How did the pagan symbolism of Easter become incorporated into Christianity? In the early days of Christianity there was conflict between pagan worshippers of the Sun God and other similar cults, most of which had resurrection myths celebrated in spring. To help winning over converts the resurrection of Jesus Christ was tied to the same time of year. Some remnants of the Sun God rituals still linger, such as the sunrise services held in many churches in Easter today.

The celebration of Christmas on the 25th of December is said to have similar pagan origins, and it is often suggested that the chosen date once again was intended to make conversion easier during the early times of the Roman Empire. The date seems to have been chosen to roughly coincide with the festival of Saturnalia, the celebration of the god Saturn, in which habits that are common in Christmas today, such as the giving of gifts and banquets with family and friends, were the norm.

Rituals and traditions that lose their original meanings and become something else entirely are by no means an exclusively Christian phenomenon. There are many practices which are often rendered obsolete or change their meaning in their modern iteration. For example, nowadays you would choose the best man at your wedding based on his personal relationship to you, without any other considerations. Back in the day, when it was much more likely that physical objections might be made by the family of the bride, the best man was actually the best swordsman, there to cut down foes should they try to intervene with the wedding, or to protect the couple while they made their escape should things get nasty. It was also customary for the best man to stand guard at the door of the couple's room during their wedding night. Here we see how a tradition very much stemming from a practical necessity, has evolved to change into a no more than a symbol of love and friendship.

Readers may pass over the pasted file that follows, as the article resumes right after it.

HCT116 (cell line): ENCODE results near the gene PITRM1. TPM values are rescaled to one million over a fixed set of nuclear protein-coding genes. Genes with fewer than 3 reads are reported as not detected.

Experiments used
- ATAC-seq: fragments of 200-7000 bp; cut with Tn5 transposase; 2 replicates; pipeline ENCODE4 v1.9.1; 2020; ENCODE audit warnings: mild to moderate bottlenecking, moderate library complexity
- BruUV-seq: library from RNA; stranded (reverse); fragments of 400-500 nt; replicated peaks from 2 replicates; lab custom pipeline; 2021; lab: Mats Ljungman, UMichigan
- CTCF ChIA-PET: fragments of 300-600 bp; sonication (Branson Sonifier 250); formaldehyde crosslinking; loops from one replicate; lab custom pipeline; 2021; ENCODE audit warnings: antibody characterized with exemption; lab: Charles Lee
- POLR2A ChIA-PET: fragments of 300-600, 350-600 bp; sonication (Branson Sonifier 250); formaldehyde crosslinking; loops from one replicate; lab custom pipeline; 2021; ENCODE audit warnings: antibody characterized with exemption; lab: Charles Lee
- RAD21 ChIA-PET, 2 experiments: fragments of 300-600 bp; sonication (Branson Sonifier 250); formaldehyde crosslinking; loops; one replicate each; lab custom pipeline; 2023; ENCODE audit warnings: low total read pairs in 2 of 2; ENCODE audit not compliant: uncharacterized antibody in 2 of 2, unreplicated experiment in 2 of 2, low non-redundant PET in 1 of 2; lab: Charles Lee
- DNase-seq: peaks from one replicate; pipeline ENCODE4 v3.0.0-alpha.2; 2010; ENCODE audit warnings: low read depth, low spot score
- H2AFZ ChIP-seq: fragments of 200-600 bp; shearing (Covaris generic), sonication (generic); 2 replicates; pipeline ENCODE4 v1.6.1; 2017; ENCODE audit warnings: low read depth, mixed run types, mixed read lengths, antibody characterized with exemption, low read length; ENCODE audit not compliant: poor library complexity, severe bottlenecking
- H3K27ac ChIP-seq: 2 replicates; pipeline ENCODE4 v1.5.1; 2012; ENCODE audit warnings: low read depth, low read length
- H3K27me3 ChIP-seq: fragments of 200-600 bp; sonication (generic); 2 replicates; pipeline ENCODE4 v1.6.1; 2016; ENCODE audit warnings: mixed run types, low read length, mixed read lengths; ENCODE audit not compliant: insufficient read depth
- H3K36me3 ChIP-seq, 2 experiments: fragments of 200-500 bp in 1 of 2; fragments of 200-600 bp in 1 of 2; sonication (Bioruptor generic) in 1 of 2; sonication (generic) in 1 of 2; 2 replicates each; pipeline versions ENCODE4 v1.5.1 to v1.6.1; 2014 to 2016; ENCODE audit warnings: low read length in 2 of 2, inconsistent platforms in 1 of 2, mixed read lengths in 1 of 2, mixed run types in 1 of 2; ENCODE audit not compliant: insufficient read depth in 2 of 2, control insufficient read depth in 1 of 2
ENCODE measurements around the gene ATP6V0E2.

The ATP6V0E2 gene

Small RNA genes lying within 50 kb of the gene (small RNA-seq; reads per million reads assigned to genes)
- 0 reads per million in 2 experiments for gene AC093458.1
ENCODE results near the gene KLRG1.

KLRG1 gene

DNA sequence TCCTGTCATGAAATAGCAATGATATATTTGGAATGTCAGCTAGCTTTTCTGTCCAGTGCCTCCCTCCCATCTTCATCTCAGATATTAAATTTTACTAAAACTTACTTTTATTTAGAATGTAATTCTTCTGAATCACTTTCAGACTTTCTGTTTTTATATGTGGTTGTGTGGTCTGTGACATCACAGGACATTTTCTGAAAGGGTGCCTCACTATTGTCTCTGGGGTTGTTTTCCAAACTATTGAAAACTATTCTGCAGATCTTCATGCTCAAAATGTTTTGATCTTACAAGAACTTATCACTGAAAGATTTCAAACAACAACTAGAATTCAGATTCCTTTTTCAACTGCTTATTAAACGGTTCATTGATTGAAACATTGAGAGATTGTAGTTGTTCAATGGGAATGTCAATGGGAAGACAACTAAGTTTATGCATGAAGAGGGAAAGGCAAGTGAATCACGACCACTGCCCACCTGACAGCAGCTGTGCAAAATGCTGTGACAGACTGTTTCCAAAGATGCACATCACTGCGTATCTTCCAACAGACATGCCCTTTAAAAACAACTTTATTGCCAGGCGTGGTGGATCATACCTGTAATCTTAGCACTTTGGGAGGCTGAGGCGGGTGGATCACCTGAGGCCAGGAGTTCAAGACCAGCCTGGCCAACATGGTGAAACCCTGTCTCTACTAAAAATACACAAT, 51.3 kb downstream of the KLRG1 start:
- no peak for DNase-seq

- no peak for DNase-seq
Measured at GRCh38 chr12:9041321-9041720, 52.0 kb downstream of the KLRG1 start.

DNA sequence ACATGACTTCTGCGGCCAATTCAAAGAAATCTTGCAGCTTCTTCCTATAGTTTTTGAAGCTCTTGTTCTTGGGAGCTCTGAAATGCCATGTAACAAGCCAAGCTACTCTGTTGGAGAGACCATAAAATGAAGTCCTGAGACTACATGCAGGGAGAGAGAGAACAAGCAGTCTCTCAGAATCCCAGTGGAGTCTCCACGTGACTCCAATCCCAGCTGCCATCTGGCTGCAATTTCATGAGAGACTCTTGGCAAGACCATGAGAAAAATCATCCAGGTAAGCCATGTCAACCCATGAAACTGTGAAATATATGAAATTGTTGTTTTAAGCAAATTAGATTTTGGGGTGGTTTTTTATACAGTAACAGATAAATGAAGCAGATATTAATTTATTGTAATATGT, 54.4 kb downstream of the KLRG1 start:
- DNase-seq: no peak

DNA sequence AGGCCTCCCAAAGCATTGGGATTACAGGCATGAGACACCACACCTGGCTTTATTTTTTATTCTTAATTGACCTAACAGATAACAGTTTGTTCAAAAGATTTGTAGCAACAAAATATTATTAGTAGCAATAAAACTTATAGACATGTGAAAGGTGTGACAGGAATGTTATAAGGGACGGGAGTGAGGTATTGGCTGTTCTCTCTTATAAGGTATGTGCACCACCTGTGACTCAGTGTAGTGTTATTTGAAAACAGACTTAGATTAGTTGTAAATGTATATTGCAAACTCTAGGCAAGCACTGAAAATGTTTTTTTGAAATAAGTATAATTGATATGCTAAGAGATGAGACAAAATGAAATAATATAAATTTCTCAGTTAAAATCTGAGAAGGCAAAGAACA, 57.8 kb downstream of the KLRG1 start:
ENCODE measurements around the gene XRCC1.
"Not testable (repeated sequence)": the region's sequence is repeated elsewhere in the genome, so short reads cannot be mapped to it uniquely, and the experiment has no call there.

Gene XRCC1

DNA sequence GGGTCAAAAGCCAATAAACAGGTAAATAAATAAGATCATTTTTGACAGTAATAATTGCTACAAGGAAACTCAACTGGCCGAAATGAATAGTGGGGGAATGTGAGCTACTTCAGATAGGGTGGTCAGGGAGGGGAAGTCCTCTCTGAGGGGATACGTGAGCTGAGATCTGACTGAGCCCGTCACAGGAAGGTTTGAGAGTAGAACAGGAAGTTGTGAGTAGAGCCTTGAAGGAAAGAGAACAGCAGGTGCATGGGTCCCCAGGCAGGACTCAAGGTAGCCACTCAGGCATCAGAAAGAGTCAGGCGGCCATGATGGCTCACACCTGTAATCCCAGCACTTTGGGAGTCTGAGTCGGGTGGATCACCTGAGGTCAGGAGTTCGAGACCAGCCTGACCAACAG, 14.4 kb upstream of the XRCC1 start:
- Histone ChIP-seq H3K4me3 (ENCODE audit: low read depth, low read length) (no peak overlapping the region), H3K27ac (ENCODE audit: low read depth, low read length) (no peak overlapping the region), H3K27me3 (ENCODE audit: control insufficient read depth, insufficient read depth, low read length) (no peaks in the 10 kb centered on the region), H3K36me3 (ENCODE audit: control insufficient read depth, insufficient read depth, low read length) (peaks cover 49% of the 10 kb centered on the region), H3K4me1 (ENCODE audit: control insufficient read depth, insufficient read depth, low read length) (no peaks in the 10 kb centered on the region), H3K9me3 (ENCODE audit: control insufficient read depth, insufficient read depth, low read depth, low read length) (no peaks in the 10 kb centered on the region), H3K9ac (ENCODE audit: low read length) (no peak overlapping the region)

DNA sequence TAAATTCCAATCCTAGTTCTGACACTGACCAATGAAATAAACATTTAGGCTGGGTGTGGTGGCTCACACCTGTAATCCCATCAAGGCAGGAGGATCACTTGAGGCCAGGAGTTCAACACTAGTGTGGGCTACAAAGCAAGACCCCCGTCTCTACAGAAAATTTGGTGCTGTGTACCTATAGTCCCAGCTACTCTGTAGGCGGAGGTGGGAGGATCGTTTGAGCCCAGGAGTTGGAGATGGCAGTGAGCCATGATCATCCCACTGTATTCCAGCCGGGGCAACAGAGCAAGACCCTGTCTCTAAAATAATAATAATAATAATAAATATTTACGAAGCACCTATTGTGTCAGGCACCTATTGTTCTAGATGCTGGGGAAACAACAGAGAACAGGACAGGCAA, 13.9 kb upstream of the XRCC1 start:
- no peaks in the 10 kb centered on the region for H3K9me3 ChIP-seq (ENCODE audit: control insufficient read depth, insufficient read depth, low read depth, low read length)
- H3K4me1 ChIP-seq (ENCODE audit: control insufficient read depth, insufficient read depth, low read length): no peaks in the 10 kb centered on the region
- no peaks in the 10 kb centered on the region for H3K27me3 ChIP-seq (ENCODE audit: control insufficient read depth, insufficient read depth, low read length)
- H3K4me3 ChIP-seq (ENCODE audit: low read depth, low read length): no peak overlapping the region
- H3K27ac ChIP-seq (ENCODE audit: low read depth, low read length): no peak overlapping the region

Tomatina

Rituals are also interesting in that their origins can sometimes not be symbolic or practical at all, instead originating accidentally through random events. This is more often the case with modern celebrations such as the bizarre Tomatina festivity in Spain, in which people flock to the town of Buñol in Spain in order to pelt each other with tomatoes. Supposedly, the origins of the event can be traced to 1945, when some young men decided to join in a local parade, accidentally tripped up one of the participants, and created a ruckus. Since there were no weapons in the area, people went up to a vegetable stall and started angrily throwing tomatoes at each other, thus giving birth to the tradition.

As can be seen from the above examples, rituals are created and change in the most curious and unexpected ways, from meanings lost to time, to tactical changes. Often, we don't even remember what we are celebrating, or the reason we enjoy a particular celebration as much as we do. It might just be that, in modern-day rituals, it is more important to enjoy the action at hand than to spend too much time pondering the meaning behind it!

 

 

 

 


Sardine photo by Zarangollomurcia

Easter photo by futuraprime

Tomatina photo by Erkin Agsaran

Daniel Pagan Murphy (李大年)

Graduated from the University of Leeds with a BA Chinese-International Relations in 2009. He has been living in Taiwan ever since and has been working at eRenlai since 2011.